One hundred seventeen years ago, before 1900, it was the custom of hunters in America to get together as teams and spend one full day during the Christmas holidays killing as many animals as they could. Rabbits, squirrels, deer, foxes, woodchucks, hawks, owls, song birds, anything furred or feathered living wild was fair game. Where there was more than one team in an area they competed to see which team could kill the most animals. It was called a Christmas hunt but might as well have been called a Christmas slaughter.
Christmas wasn’t the only time of bird hunting. It was a year-round activity with men making a living killing passenger pigeons for food and others hunting birds just for their feathers which were used to decorate women’s hats.
There were no animal protection laws then, no bag limits, no protected species. But a growing number of people enjoyed seeing birds and many of them were becoming concerned about the decrease of birds due, it seemed, to hunting. Many species of birds were becoming scarce, particularly birds with long white or brightly colored feathers. Among the birds declining was the passenger pigeon, once the most numerous bird in the world, which would soon become extinct.
Concern for birds was a major factor in formation of local chapters, then the National Audubon Society whose members campaigned for bird protection laws. Another factor was the Christmas bird count instead of a Christmas bird hunt. This was first proposed and written by the editor of an early bird magazine, Dr. Frank Chapman. The magazine was titled Bird-Lore.
The first Christmas bird count, as proposed by Dr. Chapman, was held on Christmas day, 1900. Twenty-seven birders of twelve states and two Canadian provinces participated and sent lists of birds seen and counted to Bird-Lore Magazine.
There were no rules for the early Christmas bird counts. The first rule prescribed was that participants had to spend a minimum of two hours in the field. That was increased to four hours, then to eight. Now it’s recommended, though not required, that observers spend up to 24 hours starting and ending at midnight.
The count no longer has to be on Christmas day but must be on Christmas or within a specified number of days before or after Christmas. The area of a count is to be circular and up to fifteen miles in diameter. Cover within the area is to be described, i.e., 20% woodland, 40% harvested grain fields, scrub, lake, river, etc. Weather is also to be described including temperature, cloud cover, rain or snow and wind direction and force.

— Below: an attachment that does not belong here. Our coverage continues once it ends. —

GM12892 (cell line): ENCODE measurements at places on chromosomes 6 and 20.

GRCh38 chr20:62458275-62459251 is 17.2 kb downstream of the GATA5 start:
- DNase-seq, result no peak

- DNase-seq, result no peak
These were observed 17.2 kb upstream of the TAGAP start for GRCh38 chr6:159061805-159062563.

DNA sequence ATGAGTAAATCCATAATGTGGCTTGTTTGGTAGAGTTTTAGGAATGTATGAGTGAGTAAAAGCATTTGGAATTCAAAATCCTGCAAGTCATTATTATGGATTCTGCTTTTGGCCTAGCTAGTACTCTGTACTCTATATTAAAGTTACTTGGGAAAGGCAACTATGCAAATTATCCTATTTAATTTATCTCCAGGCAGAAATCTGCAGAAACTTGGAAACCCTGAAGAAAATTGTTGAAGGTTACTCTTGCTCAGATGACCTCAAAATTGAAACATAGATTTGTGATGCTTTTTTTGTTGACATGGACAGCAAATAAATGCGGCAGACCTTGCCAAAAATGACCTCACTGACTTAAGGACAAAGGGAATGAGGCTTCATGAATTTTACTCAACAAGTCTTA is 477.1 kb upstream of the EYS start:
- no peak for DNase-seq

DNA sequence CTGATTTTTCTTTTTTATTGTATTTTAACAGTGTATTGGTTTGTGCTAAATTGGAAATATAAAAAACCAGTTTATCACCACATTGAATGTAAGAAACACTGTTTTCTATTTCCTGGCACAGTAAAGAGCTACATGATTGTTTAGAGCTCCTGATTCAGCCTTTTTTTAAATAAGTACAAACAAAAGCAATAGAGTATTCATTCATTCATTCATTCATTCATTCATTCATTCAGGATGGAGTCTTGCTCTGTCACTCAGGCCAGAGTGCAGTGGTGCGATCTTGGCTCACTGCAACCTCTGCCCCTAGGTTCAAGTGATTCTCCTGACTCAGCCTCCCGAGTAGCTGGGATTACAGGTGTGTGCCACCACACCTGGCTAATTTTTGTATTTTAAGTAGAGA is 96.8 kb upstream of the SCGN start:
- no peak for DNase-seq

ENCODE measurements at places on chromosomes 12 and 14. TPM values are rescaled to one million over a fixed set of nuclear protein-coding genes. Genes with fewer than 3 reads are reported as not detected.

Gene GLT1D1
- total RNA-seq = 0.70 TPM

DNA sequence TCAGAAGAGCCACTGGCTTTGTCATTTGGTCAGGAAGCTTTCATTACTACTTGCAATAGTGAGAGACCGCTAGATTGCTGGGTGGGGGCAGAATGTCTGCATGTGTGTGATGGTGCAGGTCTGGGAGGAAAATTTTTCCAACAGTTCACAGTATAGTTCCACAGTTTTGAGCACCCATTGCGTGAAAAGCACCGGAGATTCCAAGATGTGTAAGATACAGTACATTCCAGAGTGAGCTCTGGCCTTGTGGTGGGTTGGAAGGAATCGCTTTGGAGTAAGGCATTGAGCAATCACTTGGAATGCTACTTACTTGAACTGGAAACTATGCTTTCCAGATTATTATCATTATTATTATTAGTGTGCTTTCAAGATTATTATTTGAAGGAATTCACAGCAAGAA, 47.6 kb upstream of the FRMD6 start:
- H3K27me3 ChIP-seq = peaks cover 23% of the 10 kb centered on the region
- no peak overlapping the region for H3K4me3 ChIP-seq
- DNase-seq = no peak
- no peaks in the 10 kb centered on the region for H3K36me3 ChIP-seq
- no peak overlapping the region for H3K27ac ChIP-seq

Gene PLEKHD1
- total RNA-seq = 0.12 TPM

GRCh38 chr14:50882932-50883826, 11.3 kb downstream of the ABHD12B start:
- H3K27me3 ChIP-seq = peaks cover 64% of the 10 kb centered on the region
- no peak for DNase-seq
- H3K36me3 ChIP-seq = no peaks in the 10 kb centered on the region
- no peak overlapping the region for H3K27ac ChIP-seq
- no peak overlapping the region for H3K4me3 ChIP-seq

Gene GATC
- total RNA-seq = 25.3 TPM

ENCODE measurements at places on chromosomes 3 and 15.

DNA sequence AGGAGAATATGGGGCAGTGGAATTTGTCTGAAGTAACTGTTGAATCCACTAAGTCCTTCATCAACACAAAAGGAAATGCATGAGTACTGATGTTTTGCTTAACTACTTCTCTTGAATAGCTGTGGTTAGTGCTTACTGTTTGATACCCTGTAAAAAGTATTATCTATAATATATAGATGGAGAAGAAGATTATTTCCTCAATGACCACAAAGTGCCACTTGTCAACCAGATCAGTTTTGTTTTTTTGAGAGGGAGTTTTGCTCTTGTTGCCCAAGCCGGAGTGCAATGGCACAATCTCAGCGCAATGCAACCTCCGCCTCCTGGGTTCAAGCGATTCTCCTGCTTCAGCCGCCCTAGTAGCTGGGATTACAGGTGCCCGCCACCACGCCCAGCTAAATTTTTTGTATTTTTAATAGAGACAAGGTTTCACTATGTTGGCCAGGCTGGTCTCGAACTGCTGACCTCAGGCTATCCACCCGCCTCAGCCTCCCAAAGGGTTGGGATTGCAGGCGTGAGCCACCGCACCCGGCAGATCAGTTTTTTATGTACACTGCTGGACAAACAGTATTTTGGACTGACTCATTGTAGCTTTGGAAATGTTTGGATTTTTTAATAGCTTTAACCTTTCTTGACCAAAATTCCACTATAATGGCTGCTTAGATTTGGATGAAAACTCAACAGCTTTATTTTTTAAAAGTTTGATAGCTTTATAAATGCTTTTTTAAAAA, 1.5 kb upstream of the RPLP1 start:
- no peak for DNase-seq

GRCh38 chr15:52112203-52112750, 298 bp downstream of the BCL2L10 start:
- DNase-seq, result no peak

The Christmas hunt of the 1800s has been replaced by the Christmas bird count. It has become a Christmas tradition in the United States and Canada and in other nations as well. And where there were twenty-seven birders on the first Christmas bird count in 1900, now millions of birders participate and thousands of reports are submitted each year.
Christmas bird counts were proposed to reduce the killing of birds which they did in the early years. Now there are laws, particularly the Migratory Bird Treaty Act of 1916, which protect birds.
Second, Christmas bird counts were, and are, a form of outdoor recreation. They give people who participate exercise and relieve the stress of modern life. They get participants back to nature, and ecotherapy studies have shown that contact with nature is good for us.
Third, records from Christmas bird counts are a font of information. While not a census, they are a comparison of samples of bird numbers and distribution for over one hundred years. Song birds, for example, robins and bluebirds and goldfinches and most other little birds of the U.S. and Canada have declined by approximately forty percent. At the same time, cardinals and tufted titmice and Carolina wrens and others have extended their ranges north.
And now, the weather data from Christmas bird count reports are a clear record of climate change, of global warming.
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